Delay from Boeing: when the new crew to the ISS starts

Delay from Boeing: when the new crew to the ISS starts

Successes in the SpaceX and Boeing crew program will enable NASA to resume the ability to launch astronauts into space from their own territory. And if the company Ilona Mask has already completed the first test flight, then Boeing shifted the launch schedule.

NASA Backup Plan

NASA representatives are insured as best they can, so they signed agreements for the development of space crew programs with two companies at once: SpaceX and Boeing. The first ship Dragon 2 (Crew Dragon) Ilona Mask managed to start on March 2, 2019 to the ISS with a dummy on board and return to Earth on March 8.

The first flights are designed to test technology, therefore, are performed automatically and do not have real people on board. Astronauts will test the spacecraft in the summer, after which flights will become regular.

The Bosting CST-100 Starliner crewed model was supposed to start without a crew in April, completing the first test flight without astronauts, so that in summer they could also launch the first crew. This would allow both companies to go on developing at almost the same level. Recall that the contract with Boeing cost NASA 4.2 billion dollars.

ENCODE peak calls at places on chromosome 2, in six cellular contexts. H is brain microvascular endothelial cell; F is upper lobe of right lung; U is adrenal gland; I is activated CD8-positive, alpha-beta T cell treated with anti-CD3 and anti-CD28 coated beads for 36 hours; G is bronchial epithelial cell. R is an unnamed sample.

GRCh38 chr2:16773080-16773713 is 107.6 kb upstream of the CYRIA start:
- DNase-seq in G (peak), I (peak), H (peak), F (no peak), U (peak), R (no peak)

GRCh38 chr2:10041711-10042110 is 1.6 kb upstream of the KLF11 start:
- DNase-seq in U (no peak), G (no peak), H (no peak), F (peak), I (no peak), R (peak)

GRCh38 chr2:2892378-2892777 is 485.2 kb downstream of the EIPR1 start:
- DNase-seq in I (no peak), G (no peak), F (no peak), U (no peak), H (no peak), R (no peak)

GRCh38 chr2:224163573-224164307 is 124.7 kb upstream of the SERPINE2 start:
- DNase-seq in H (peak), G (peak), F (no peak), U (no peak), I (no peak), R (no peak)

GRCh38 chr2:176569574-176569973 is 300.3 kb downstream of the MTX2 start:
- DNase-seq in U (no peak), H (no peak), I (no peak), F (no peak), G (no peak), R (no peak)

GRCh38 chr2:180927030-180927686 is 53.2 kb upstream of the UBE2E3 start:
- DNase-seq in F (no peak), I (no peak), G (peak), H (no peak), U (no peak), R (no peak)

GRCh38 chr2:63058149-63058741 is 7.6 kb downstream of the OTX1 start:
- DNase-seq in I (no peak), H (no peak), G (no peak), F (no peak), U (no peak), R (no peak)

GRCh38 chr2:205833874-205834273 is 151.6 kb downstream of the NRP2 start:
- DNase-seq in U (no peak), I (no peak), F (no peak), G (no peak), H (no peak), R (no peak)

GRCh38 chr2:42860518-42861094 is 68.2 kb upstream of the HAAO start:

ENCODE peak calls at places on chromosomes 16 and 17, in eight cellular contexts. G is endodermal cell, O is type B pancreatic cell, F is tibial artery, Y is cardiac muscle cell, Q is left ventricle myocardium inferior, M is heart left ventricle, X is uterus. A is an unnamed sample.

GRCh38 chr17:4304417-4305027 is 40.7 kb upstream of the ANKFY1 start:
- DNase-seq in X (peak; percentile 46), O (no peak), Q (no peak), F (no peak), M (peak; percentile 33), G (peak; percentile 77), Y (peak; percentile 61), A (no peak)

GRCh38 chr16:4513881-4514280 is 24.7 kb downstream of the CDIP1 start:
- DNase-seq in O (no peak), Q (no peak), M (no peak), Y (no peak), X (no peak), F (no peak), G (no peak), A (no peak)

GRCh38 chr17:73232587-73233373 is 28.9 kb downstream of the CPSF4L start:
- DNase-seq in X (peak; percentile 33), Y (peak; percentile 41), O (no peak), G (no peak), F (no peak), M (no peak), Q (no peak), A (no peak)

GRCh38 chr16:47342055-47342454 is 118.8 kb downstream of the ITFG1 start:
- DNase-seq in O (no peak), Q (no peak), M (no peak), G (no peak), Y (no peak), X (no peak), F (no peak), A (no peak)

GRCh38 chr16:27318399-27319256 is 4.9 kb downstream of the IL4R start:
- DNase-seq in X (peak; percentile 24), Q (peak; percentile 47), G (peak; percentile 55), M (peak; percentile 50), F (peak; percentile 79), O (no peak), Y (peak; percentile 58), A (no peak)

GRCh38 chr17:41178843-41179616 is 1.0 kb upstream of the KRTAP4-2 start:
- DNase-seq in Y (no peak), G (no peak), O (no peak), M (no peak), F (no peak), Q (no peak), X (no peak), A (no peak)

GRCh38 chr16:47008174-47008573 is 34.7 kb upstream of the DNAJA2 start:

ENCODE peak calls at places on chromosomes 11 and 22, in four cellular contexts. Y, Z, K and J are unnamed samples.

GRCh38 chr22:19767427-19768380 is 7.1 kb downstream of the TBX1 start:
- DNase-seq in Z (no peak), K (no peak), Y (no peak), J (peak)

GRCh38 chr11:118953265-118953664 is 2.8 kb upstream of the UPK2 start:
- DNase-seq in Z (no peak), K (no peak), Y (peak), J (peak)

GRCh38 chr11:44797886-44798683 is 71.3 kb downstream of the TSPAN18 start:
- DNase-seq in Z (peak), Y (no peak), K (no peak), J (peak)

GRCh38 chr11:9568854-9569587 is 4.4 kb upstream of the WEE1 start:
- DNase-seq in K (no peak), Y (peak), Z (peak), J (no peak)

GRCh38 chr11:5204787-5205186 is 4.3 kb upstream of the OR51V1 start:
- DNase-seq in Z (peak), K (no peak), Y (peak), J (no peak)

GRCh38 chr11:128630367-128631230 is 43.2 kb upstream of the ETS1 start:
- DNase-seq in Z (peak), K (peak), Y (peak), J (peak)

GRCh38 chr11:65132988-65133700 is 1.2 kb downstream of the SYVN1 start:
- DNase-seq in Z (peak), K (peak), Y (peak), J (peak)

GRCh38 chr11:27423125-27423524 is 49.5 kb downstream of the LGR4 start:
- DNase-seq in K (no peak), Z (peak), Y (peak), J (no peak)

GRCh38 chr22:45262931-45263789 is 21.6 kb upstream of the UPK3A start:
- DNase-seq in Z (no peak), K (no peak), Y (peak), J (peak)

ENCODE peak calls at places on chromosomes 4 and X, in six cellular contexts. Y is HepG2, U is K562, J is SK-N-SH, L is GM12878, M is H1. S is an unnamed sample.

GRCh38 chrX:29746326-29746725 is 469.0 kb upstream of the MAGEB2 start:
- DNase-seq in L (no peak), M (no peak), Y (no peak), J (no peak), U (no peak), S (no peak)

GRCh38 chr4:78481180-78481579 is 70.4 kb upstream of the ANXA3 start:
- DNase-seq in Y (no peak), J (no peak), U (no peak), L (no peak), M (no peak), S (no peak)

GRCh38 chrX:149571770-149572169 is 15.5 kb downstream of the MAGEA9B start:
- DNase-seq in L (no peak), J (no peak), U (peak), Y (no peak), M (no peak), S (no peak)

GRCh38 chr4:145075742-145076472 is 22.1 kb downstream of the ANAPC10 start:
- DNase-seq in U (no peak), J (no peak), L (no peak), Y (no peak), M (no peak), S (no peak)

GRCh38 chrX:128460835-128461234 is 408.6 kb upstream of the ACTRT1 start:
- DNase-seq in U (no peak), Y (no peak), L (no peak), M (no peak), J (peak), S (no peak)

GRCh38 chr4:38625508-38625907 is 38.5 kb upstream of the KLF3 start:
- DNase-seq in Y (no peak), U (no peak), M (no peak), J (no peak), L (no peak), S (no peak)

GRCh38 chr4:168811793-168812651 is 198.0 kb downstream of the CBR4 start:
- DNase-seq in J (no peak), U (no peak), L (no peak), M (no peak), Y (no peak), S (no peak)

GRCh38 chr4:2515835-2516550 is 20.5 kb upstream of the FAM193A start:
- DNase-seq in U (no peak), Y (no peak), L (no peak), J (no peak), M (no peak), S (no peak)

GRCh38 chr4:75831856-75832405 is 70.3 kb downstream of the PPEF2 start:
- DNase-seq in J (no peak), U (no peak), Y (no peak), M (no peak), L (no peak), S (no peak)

Timing Delay

Delay from Boeing: when the new crew to the ISS starts

Boeing CST-100 Starliner crew model

On March 20, it was reported that the space crew CST-100 Starliner would not go to the ISS in April. His first test unmanned launch shifted to August (tentatively on August 17). What happened? Representatives of the company have not yet commented on anything, but cite technical reasons during preliminary tests as well as errors in planning the date on the launch pad in Canadian Air Force (Florida) as reasons.

The flight with the astronauts (Edward Fink, Christopher Ferguson and Nicole Aunapu Mann) was originally planned to take place on August 27, if the April launch goes well. Now the timing shift will touch this moment.


Recall that since the closure of the American shuttle program (2011), the United States has been forced to use Russian services to launch astronauts on the ISS using the Soyuz spacecraft. The successes of private American space companies will allow them to regain their launching privileges from their native land and increase the number of launches themselves, reducing their cost.

Dragon 2 Ilona Mask will receive certification for permanent flights from NASA after the second successful launch with people. But the US space agency understands that unanticipated delays may occur in both companies. Therefore, NASA again insured, deciding to purchase space for flights on Soyuz ships in 2019-2020s, to ensure the presence of astronauts on the ISS in the next 2 years.

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